It was finally the day! The day I was to finally meet the two people who brought me into this world. I picked out my favorite pair of jeans, a nice t-shirt, and a sweatshirt – in which an outline of snowboarder gracefully covered the front.

My dad, mom, little brother, cousin, and I were to meet my birth parents for lunch. I had been waiting for this moment all my life. Who was I going to look more alike? My mom? My dad? My mind was bombarded with questions on the drive (which seemed like forever) over to the restaurant. We got to the restaurant and parked.

With every passing moment, my heart began beating faster and faster, for reasons I can’t explain. At the last moment I became scared, so scared I almost couldn’t move. We opened the door to the restaurant and walked in. Off to the side, there was a couple with a table reserved. The couple – my birthparents.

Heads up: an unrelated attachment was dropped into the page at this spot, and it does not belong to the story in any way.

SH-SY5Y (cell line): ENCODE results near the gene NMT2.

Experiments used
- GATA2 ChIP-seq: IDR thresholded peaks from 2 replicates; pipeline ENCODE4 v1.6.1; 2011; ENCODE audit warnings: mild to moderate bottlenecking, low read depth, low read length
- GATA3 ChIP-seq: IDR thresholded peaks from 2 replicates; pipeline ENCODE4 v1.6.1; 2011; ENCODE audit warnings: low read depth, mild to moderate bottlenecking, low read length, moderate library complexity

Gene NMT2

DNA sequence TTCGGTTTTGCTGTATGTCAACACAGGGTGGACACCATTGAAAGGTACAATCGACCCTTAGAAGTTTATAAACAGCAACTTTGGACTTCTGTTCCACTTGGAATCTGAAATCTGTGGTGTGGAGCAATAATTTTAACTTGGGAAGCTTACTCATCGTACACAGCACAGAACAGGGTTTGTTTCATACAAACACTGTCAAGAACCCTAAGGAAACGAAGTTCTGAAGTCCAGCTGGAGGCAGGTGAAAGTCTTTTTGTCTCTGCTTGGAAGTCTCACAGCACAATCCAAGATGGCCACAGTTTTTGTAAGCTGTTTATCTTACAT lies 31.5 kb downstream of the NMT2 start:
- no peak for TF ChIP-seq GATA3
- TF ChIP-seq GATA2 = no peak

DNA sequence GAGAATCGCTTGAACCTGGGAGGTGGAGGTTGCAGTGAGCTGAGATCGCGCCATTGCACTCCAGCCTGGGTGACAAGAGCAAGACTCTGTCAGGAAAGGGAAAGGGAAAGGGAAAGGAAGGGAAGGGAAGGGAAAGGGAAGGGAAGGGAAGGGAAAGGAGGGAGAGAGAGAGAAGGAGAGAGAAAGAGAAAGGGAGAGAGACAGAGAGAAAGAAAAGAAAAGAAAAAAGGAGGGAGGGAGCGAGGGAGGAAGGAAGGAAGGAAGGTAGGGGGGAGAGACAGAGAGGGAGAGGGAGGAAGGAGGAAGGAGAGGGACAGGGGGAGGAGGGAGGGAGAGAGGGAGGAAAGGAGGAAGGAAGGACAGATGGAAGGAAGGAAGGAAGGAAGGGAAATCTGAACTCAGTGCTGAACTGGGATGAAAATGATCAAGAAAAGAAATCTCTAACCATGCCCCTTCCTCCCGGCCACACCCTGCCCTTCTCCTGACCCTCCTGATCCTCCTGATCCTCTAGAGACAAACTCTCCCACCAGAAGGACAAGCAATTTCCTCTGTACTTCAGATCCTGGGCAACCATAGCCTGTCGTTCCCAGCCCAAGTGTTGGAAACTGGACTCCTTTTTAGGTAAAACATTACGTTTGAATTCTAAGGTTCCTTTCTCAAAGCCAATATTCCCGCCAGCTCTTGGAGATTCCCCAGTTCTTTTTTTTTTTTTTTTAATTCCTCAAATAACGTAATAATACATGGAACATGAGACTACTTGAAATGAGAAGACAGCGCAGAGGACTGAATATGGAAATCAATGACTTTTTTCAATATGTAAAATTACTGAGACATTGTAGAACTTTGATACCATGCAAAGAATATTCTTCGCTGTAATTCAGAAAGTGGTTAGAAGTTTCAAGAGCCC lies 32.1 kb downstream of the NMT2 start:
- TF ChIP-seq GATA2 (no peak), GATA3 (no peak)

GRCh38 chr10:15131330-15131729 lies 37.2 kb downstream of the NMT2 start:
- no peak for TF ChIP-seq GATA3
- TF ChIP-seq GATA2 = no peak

The next few minutes are hard to recall, as it all happened so fast. All I remember is hugging both my birth mom and birth dad and feeling a sense of joy fill my body. I was the luckiest kid in the world. I had four parents who would give the world for me. I had seen pictures of my birth parents as a child but nothing beat a real life photograph of them.

We continued on to have lunch, which was filled with lots of questions – none concerning adoption, of course. What was my favorite color? (blue) and so forth. I can honestly say that was one of the best meals I ever had.